Author + information
- Received January 13, 1994
- Revision received April 11, 1994
- Accepted June 2, 1994
- Published online November 1, 1994.
- Michael P. Savage, MD, FACCa,
- David L. Fischman, MD, FACCa,
- Richard A. Schatz, MD, FACCa,2,
- Paul S. Teirstein, MD, FACCa,
- Martin B. Leon, MD, FACCb,2,
- Donald Baim, MD, FACCc,
- Stephen G. Ellis, MD, FACCd,
- Eric J. Topol, MD, FACCd,
- John W. Hirshfeld, MD, FACCe,
- Michael W. Cleman, MD, FACCf,
- Maurice Buchbinder, MD, FACCg,
- Steven Bailey, MD, FACCh,
- Richard Heuser, MD, FACCi,
- Craig M. Walker, MD, FACCj,
- R.Charles Curry Jr., MD, FACCk,
- Sharon Gebhardt, RNa,
- Randal Rake, BSa,
- Sheldon Goldberg, MD, FACCa,∗,
- For the palmaz-schatz stent study groupa,1
- ↵∗Address for correspondence: Dr. Sheldon Goldberg, Jefferson Medical College, 1025 Walnut Street, Suite 403, Philadelphia, Pennsylvania 19107.
Objectives. The purpose of this study was to examine the long-term clinical and angiographic outcome after coronary implantation.
Background. Previous reports haw shown a discordance between the excellent initial angiographic results and subsequent adverse clinical events after coronary artery stenting.
Methods. Single Palmaz-Schatz stents were electively implanted in the native coronary arteries of 300 consecutive patients. Angiograms were obtained at baseline, after balloon angioplasty, after stent implantation and at 6 months after implantation. Films were analyzed by a panel of engiographers utilizing en automated edge detection program, Clinical events, including death, myocardial infarction, coronary bypass surgery and repeat angioplasty, were recorded for 1 year.
Results. Although there were no acute in-laboratory vessel closures, stent thrombosis occurred in 14 patients (4.7%) at a mean ±SD of 5 ± 3 days after implantation. Two hundred fifty-eight (90%) of 286 eligible patients had follow-up angiography at 6.1 ± 2.2 months after stent implantation. Minimal lumen diameter increased from 0.80 ± 039 mm at baseline to 1.65 +- 0.51 mm after angioplasty and further increased to 2.55 ± 0.49 mm after stent placement (p = 0.0001). At follow-up there was a 0.85-mm late loss in lumen diameter, with a final minimal lumen diameter at 6 months of 1.70 ± 0.71 mm. Restenosis, defined as ≥ 50% diameter stenosis at follow-up, occurred in 14% of patients with previously untreated lesions and in 39% of patients with previous angioplasty (p < 0.001). Clinical events after 1 year for the entire group of 300 patients included death in 0.7%, myocardial infarction in 3.7%, bypass grafting in 8% and repeat angioplasty in 13%. Freedom from any adverse clinical event was 80% for all treated patients and 87% for those with previously untreated lesions.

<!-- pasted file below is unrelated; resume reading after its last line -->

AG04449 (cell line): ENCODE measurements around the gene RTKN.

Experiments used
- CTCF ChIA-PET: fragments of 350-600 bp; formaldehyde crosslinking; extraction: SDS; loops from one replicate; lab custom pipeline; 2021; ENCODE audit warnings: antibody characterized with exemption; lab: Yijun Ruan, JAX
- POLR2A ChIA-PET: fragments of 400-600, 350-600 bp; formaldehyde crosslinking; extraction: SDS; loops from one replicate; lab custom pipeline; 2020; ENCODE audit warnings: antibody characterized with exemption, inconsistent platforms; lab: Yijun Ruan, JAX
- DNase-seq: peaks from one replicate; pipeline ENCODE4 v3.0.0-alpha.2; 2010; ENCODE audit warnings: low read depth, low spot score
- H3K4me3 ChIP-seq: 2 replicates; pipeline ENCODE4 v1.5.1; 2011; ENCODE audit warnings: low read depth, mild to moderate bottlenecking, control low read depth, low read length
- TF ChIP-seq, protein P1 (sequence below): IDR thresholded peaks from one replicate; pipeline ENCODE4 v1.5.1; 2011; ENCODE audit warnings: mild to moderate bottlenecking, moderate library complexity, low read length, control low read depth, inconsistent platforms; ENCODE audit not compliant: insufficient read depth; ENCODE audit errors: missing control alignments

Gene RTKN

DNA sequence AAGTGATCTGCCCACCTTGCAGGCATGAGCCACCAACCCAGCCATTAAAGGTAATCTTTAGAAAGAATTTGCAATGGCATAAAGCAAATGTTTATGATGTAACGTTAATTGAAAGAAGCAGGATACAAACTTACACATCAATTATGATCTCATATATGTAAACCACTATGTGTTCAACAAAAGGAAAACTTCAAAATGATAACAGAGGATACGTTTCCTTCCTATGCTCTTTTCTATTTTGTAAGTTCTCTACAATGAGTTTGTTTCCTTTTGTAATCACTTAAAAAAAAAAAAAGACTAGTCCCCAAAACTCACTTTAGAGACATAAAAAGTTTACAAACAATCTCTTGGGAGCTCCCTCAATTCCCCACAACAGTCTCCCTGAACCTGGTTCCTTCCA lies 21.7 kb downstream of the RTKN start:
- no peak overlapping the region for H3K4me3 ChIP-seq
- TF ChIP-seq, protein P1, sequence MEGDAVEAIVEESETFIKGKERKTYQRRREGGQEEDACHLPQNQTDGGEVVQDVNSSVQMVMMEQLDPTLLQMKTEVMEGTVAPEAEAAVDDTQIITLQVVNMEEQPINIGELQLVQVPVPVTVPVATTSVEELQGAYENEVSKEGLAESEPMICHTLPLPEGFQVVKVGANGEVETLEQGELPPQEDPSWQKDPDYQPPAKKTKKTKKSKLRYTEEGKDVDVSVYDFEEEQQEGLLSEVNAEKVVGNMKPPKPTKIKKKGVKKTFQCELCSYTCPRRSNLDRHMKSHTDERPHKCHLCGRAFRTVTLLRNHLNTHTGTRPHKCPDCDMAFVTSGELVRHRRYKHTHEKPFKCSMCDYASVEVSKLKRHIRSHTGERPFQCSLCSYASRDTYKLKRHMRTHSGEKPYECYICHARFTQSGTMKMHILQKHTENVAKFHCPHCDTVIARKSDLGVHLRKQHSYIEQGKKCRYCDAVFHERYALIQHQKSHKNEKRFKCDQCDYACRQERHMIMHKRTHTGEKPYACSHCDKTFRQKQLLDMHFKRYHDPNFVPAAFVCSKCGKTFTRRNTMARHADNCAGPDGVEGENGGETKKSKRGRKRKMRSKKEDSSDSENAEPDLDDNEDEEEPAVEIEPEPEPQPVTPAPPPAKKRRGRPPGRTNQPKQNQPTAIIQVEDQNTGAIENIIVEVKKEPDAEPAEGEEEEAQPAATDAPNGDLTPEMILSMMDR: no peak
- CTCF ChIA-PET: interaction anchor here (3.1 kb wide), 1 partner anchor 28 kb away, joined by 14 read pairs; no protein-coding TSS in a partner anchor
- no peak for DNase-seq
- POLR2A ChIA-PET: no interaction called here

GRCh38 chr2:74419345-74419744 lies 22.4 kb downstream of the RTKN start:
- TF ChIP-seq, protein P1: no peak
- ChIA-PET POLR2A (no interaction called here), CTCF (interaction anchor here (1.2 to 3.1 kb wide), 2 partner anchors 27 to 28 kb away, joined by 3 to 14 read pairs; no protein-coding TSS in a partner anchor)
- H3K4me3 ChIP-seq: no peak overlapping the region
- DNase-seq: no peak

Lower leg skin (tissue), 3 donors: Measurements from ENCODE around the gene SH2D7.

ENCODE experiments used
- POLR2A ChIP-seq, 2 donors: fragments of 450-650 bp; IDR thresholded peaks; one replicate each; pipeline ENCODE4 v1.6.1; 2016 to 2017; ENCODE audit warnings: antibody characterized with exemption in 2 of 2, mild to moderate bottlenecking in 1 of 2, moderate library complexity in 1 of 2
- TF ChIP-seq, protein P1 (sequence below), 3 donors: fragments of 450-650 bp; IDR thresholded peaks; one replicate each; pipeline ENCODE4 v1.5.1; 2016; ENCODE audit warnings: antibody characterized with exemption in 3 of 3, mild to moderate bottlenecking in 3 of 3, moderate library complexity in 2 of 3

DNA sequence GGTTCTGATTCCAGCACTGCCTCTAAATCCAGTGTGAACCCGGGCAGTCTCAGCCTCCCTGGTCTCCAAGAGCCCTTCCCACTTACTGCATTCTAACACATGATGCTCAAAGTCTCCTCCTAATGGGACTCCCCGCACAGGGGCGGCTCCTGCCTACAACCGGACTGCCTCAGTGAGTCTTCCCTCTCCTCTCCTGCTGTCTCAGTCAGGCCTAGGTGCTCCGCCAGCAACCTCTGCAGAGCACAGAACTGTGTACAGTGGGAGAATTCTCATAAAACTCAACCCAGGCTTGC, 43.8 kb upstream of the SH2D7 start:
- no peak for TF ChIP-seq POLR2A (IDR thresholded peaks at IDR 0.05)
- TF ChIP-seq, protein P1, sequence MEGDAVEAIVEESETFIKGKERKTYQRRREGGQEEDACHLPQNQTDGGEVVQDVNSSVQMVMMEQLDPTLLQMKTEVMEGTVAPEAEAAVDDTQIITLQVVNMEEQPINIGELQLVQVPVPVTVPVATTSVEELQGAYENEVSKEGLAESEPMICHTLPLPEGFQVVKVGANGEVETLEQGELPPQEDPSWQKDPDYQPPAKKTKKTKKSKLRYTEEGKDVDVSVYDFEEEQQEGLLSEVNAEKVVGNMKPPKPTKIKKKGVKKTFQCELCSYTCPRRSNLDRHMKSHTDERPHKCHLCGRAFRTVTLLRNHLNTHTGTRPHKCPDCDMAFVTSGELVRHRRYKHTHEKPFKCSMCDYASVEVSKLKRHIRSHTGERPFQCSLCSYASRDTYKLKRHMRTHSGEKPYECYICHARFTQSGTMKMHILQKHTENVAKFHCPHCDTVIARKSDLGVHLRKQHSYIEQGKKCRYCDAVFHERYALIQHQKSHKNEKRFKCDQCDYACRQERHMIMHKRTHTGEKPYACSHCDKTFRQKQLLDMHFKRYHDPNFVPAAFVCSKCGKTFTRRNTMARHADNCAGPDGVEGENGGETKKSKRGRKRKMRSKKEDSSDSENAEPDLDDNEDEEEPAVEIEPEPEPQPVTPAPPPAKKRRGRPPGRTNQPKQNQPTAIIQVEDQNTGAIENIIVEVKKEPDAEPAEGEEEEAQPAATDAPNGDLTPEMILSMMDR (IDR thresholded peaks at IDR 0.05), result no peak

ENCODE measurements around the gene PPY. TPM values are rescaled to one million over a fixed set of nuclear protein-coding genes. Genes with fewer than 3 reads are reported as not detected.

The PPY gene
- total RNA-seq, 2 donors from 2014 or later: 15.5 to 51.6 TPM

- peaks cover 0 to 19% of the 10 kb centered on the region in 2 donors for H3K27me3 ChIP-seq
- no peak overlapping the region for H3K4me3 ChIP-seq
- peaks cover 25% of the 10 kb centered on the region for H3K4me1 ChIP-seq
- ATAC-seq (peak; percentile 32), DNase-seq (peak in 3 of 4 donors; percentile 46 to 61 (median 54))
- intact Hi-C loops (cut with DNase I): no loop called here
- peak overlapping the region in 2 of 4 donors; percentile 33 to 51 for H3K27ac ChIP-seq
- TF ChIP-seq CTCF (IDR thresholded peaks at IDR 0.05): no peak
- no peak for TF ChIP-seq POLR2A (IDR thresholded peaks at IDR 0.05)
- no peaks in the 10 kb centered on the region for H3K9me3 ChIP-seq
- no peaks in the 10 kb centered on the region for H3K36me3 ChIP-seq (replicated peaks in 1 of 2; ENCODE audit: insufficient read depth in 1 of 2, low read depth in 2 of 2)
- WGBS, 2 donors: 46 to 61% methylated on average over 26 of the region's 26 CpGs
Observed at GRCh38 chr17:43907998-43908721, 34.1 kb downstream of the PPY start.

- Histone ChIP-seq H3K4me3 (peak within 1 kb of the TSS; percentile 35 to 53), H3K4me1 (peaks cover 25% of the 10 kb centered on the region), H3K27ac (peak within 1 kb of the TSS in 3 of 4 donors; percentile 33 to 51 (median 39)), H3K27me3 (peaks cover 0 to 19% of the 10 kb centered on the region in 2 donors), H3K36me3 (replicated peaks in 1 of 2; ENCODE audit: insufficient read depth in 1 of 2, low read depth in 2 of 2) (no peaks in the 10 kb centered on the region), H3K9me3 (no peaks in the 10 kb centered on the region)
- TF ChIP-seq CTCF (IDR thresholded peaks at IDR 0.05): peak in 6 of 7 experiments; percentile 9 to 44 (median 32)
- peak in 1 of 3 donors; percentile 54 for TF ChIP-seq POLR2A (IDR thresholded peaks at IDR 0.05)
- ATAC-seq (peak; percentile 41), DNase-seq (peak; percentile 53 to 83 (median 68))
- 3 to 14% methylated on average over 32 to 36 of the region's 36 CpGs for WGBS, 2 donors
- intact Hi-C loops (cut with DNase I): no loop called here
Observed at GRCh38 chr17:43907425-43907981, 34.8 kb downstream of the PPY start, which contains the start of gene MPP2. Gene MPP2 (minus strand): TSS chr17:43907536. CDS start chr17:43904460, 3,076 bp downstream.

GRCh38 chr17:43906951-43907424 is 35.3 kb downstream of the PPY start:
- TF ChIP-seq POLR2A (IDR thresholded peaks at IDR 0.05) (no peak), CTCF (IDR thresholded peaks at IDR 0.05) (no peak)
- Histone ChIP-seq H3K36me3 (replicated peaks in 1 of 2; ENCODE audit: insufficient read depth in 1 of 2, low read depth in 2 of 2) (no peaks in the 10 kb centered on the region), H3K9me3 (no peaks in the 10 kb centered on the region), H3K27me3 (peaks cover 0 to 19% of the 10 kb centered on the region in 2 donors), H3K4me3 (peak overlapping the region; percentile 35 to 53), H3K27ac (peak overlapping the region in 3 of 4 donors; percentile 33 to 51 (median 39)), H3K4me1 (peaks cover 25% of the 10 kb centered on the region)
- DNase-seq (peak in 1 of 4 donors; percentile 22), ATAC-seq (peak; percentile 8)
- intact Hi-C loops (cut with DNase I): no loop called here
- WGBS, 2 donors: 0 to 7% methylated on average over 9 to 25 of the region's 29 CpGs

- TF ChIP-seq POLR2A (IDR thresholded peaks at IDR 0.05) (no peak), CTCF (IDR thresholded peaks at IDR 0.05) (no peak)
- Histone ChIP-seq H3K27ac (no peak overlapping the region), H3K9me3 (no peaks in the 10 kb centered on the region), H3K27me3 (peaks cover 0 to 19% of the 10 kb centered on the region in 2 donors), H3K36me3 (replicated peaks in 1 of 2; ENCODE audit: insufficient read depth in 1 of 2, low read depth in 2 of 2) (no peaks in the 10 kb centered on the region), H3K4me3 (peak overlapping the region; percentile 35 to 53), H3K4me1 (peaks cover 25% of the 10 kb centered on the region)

Conclusions. Elective use of this balloon-expandable stent in the native coronary circulation is associated with a low restenosis rate by quantitative angiography in previously untreated lesions and a favorable clinical outcome with an excellent event-free survival rate at 1 year.
↵2 Drs. Schatz and Leon are paid consultants of Johnson & Johnson Interventional Systems; Dr. Schatz has a royalty agreement with Johnson & Johnson.
↵1 A complete list of participating institutions and coinvestigators appears in Reference 6.
☆ This study was supported in part by a grant from Johnson & Johnson Interventional Systems, Warren, New Jersey.
- Received January 13, 1994.
- Revision received April 11, 1994.
- Accepted June 2, 1994.